On our first evening, though, we are happy in our own company, and wander through the streets and squares, trying to decide where and what to eat. We eventually choose an outdoor café on the main plaza, where we share a bottle of red wine and a tasty selection of local tapas while we watch the world go by. Our waiter looks somewhat taken aback at our request for a whole bottle. Apparently local drinkers show rather more decorum than these thirsty Aussie tourists, and survive on a mere glass of Tempranillo. Neither will they need a steady arm to navigate the cobbles home again at the end of the night.

The following day, there are several walking paths down to the sea and along the coast to be explored, but I selfishly settle myself in a café with a book, a notebook and a cup or three of coffee, while the One & Only scratches his calves to shreds hiking through the vicious wilderness. Later, I graciously agree to drive down through the pines and around looping, spaghetti roads to the coast, where we sip coffee on the seafront at Sa Tuna, overlooking a small family beach and a handful of fishing boats floating lazily on an unruffled bay. And the water, as promised by every website I have read, is absolutely crystal clear.

This coastline is thick with such picturesque villages clustered around tiny coves. Further inland, there are also a number of attractive hilltop villages. Pals, only ten minutes’ drive north of Begur, and just a few kilometres from the sea, is one such spot. It is an absolute gem of turrets and honey-coloured walls, cobbled lanes ducking under stone archways and rock gardens filled predominantly with cacti. In summer, it is bedecked in a deluge of red and purple bougainvillea. We poke our noses into a smattering of craft shops and art galleries, and find a handful of good restaurants for lunch or a coffee break. And there are so many fabulous photo opportunities around every corner.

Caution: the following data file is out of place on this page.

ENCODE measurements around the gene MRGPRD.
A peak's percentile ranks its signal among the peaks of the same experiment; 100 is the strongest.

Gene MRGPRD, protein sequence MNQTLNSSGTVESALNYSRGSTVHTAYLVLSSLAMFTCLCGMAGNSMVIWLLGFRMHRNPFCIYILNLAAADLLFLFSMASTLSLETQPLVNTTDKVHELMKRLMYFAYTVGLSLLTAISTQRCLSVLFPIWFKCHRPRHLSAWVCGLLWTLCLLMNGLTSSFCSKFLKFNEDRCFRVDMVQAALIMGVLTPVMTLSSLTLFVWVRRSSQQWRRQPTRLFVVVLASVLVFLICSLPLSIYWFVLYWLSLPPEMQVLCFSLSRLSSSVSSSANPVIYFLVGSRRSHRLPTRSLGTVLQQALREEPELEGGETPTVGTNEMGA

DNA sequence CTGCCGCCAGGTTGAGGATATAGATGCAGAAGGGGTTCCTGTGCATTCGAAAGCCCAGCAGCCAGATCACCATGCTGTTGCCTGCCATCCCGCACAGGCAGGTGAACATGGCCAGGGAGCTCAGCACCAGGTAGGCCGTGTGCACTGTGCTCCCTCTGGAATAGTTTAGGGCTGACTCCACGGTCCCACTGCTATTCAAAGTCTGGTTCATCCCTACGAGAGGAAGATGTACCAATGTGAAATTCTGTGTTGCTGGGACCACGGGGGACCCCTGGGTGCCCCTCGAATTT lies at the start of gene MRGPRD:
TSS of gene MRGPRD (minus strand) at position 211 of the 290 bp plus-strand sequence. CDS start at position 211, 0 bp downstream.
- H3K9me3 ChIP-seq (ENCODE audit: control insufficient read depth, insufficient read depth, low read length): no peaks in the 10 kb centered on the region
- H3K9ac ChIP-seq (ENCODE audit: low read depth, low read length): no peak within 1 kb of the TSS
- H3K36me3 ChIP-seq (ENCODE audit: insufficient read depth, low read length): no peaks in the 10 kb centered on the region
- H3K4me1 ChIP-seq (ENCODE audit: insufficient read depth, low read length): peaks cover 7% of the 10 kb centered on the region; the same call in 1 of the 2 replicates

The party – our raison d’être – is great fun. Plenty of old friends to catch up with and new ones to make, combined with an amazing view over the exquisite, emerald green Mediterranean and a veritable banquet of exotic tapas. I did, however, feel like Bridget Jones at the Vicars and Tarts party – it seems only three of us had read the memo to dress up. Even the birthday girl had ignored her own request and was attired in a modest sundress. Ah well, at least my gown fitted better than Bridget’s infamous bunny girl outfit…

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Ducks & Dumplings

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We have been blessed with an Indian summer in Europe this year that did not pack its bags and head south until the middle of October. Since then, Autumn has kicked in with a vengeance (making up for lost time?) and the early morning mists and chilly damp have returned. On Tuesday, we even had the first snow for the season, although it only settled briefly on roofs and heads, melting as soon as it hit the ground.